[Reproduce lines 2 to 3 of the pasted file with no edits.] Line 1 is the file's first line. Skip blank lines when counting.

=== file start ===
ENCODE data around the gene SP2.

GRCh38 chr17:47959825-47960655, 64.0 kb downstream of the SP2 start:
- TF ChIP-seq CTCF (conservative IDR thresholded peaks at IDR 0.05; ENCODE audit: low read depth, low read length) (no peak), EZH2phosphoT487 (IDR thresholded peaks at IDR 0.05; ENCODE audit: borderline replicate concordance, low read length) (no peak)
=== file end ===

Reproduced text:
GRCh38 chr17:47959825-47960655, 64.0 kb downstream of the SP2 start:
- TF ChIP-seq CTCF (conservative IDR thresholded peaks at IDR 0.05; ENCODE audit: low read depth, low read length) (no peak), EZH2phosphoT487 (IDR thresholded peaks at IDR 0.05; ENCODE audit: borderline replicate concordance, low read length) (no peak)